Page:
More than two thousand Syrian Jewish immigrants residing in
the United States are eagerly awaiting the issuance of a
directive from the U.S. Immigration and Naturalization
Service's headquarters in Washington that will allow them,
after a wait of nearly a decade, to apply for permanent
residency. Among those urging the INS to issue the order is
Agudath Israel of America.
Abba Cohen, director and counsel of Agudath Israel's
Washington Office, explains that recently enacted federal
legislation permits the Syrian-born Jews, who arrived in
this country in the early 1990s, to apply for the "green
cards" that will constitute their "critical first step
The Jews in question were among approximately 4000 Jews who
left Syria as a result of a special agreement between then-
President George Bush and Syrian President Hafez el-Assad,
the Agudath Israel representative recounts. The Syrian
dictator made their travel conditional, however, on their
admission to the United States as tourists, not refugees.
"Having arrived as tourists and remaining as asylees," Mr.
Cohen continues, "they have faced serious limitations and
have been suspended in a state of legal limbo.
"Among other things, they cannot work in their chosen
professions; they cannot travel freely; they cannot obtain
medical insurance or educational scholarships. And they have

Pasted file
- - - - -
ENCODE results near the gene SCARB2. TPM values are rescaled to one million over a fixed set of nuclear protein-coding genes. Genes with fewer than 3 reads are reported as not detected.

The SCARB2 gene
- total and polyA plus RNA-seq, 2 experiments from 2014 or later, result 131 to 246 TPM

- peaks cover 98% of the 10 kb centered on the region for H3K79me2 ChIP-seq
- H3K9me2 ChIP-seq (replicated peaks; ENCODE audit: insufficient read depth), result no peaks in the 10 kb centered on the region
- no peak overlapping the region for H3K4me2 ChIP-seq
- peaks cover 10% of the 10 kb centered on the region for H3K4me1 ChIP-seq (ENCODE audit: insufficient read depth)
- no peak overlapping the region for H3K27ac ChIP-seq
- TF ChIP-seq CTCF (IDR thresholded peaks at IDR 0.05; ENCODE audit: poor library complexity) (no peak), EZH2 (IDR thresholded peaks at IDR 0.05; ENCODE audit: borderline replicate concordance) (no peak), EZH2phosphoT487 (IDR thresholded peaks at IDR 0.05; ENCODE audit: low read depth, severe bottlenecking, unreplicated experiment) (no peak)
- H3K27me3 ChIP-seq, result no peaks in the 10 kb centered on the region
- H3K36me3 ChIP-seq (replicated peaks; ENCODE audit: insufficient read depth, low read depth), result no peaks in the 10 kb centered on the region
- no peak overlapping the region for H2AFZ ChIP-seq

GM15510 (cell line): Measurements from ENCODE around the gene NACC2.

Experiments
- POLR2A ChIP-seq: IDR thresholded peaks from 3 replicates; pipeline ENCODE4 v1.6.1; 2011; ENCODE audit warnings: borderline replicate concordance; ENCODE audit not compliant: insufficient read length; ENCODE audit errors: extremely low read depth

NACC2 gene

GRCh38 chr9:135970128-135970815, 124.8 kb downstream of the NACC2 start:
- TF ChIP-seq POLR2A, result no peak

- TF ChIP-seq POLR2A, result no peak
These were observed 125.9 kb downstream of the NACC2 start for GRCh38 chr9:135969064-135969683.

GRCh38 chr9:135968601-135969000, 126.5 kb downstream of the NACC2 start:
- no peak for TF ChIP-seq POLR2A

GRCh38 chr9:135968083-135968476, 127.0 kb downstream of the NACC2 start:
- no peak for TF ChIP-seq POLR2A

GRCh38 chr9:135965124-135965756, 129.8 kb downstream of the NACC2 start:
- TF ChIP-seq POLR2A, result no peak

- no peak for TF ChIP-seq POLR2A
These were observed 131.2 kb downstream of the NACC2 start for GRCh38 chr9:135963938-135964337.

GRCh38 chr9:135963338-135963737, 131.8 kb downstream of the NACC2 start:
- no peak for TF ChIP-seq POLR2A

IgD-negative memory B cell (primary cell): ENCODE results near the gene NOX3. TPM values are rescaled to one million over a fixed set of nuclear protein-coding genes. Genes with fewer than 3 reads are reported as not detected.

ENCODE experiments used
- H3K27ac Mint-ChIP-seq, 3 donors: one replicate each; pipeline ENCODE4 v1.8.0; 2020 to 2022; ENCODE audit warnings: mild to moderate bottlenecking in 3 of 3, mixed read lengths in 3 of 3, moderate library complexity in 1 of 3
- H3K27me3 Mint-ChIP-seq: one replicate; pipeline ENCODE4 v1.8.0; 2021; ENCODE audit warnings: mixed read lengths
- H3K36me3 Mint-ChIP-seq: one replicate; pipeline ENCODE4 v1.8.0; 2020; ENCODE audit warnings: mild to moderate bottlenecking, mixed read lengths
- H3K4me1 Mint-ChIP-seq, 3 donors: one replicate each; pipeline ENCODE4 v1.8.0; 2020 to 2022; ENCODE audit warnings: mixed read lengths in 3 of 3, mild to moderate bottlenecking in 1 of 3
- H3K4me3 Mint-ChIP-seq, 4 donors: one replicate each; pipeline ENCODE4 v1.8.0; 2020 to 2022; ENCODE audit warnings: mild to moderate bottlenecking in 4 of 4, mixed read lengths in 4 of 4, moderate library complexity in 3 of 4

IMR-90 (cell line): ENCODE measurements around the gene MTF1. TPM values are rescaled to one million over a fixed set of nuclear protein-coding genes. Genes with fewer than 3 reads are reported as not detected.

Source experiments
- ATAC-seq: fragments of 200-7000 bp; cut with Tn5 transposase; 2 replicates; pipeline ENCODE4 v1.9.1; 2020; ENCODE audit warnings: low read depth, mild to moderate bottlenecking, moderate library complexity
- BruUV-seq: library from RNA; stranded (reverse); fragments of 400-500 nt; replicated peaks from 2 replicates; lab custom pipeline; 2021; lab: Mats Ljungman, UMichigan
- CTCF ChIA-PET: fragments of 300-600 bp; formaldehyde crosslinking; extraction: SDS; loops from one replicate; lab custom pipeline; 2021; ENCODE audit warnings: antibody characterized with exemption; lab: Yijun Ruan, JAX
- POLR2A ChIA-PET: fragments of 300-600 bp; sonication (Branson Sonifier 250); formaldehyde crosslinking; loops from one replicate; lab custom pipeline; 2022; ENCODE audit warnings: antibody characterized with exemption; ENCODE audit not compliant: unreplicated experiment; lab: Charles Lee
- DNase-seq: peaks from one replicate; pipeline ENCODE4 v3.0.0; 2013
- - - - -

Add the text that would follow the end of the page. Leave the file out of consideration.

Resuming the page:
been unable to apply for naturalization."
While approximately 30 percent of the immigrants were
allotted green cards, allowing them to receive the residence
and work permits necessary to apply for citizenship, the
others were not. Some emigrated to Israel, but many of those
who stayed in the United States have taken odd jobs and,
finding themselves in severe financial straits, have become
dependent on community support.
The legislative effort to help alleviate their plight was
spearheaded by Maurice Hedaya, of the Sephardic Voters
League, and a number of Jewish organizations joined the
endeavor. Agudath Israel considered the legislation a high
priority and lobbied hard for its enactment both on Capitol
Hill and in the White House.
As a result, legislation was originally introduced in the
U.S. House of Representatives last year by Representative
Anthony Weiner (D - NY) and in the Senate by Senator Charles
Schumer (D - NY). The bill was also supported by President
Clinton and was subsequently signed into law -- but the
Syrian Jews have still not found a clear path before them.
Agudath Israel has been in contact with the sponsoring
legislators on the issue, as well as with prominent New York
immigration attorney David Grunblatt, who is coordinating
efforts on the Syrian Jews' behalf. The congressional
sponsors and Mr. Grunblatt have also approached the INS on
this matter. "While the law has provided the immigrants
relief on paper," says Mr. Cohen, "the U.S. Immigration and
Naturalization Service District Office in New York, where
most of them reside, has insisted that it can press forward
and process their applications only after it receives an
explicit directive from Washington." Such a directive will
outline the procedures necessary to implement the new law.
Toward the end of ensuring that such a directive indeed is
transmitted, and quickly, Mr. Cohen has implored the INS to
expedite its crafting and communication to branch offices.